That's a fairly decent range and obviously with this sort of use of the vehicle that makes a lot of sense In terms of the boost pressure that the engine sees when you've got that thing fully open or at the most open position 450 horse as you mentioned is it seeing any positive pressure in the inlet manifold or is that back to ambient?Speaker 2:
Well, it's actually kind of amazing because the supercharger flows so much volume of air that it still sees about 15 kPa, which is about two pounds of boost.Speaker 1:
So not much, but a little bit, just a little bit. And when you're all in there, 1,000 plus wheel horsepower, what sort of boost does it take to produce that?Speaker 2:
At about 7,000 RPM, which is close to where we have the rev limiter set to. It sees about 15 psi of boost pressure.Speaker 1:
Okay, so not actually a huge amount of boost. Obviously, you do have a lot of capacity on your side there with 7.3 litres. Now, in terms of the electronics package, you've mentioned the Mtron KV8 ECU. There I noticed that the engine is also equipped with individual exhaust gas temperature sensors. Are they an input to the KV8 as well? What are you using those for? Is it individual cylinder tuning or just logging? Yeah, what are those there for?Speaker 2:
So we're using, as part of the electronics package, we are using the Mtron EGT controllers and we're using those for, first of all, monitoring engine efficiency, monitoring EGTs, make sure that the tuning is safe, timing is safe and all that stuff, making sure that we have all cylinders firing evenly and we don't have any cylinders that are misfiring or maybe a dead cylinder or something like that.Speaker 1:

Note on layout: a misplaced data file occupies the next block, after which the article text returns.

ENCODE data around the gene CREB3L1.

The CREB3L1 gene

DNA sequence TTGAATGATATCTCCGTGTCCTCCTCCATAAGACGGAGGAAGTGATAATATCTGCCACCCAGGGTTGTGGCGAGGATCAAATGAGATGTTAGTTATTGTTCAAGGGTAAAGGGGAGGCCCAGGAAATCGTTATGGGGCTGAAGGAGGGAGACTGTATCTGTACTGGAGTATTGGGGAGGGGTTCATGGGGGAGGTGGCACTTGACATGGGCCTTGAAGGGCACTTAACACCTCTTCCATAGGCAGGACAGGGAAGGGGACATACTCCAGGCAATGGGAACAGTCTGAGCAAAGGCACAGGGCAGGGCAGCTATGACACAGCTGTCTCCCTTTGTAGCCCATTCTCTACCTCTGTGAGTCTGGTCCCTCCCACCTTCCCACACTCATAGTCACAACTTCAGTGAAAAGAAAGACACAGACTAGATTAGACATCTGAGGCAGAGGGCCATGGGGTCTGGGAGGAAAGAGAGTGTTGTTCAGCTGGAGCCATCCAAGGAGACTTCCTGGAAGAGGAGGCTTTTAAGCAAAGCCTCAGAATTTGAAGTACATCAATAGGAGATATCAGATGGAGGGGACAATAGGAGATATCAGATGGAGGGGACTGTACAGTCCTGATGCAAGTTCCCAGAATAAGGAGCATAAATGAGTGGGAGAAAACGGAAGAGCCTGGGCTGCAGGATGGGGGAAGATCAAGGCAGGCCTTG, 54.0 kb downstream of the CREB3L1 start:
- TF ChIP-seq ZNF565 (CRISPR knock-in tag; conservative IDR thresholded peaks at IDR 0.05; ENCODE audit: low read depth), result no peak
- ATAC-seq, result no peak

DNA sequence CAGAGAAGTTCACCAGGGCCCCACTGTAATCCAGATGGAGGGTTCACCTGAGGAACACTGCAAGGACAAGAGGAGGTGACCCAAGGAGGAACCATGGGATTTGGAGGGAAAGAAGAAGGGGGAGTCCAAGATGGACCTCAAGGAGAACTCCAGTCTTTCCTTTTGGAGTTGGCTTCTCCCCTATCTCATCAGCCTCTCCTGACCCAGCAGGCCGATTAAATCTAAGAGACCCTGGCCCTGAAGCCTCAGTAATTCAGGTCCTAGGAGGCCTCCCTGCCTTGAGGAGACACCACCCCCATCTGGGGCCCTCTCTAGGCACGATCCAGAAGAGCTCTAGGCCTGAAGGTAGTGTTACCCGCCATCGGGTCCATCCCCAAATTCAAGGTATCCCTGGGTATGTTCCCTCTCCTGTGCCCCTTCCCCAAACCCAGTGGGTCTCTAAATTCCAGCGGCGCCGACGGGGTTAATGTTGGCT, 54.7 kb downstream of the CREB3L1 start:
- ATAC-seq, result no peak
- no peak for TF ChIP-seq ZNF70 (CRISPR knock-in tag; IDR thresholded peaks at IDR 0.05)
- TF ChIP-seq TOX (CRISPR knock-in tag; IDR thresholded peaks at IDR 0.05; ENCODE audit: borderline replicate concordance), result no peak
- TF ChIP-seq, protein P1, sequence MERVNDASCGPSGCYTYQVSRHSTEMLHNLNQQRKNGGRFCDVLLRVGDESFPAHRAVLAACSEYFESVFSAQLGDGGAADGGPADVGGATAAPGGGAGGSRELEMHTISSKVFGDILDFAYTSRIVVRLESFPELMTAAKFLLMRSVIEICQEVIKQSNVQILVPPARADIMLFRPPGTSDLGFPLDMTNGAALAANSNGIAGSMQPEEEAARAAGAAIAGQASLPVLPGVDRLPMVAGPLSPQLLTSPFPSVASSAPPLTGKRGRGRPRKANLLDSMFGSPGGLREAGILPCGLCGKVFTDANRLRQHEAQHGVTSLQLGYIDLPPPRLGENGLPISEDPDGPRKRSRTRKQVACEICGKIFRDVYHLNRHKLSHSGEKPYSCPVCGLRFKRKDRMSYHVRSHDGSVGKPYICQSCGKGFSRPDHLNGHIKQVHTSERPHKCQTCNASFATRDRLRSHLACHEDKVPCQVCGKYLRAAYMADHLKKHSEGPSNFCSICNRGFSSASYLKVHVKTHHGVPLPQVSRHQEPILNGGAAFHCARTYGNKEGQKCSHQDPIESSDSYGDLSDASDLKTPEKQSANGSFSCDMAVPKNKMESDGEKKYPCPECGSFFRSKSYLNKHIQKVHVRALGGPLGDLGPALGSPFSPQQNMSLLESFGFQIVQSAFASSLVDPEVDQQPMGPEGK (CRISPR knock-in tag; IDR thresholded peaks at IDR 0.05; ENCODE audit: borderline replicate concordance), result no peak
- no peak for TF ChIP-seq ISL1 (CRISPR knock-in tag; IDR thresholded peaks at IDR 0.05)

That's actually something that's easy to overlook. I mean, most people think that EGT sensors are there for individual cylinder fuel trimming, which absolutely they can be used for. But a really convenient upshot of this is, if you're chasing a misfire conventionally, that's really frustrating. You know you've got a mis, don't necessarily know which cylinder it's on, but the EGT, you'll see that individual cylinder straight away start to go cold. So it really helps you sort of zero in on where that issue actually is Interested in terms of the data logging and data analysis. So you're doing anything with that side of things to help improve the car, the engine, tuning the package from one run, one event to another.Speaker 2: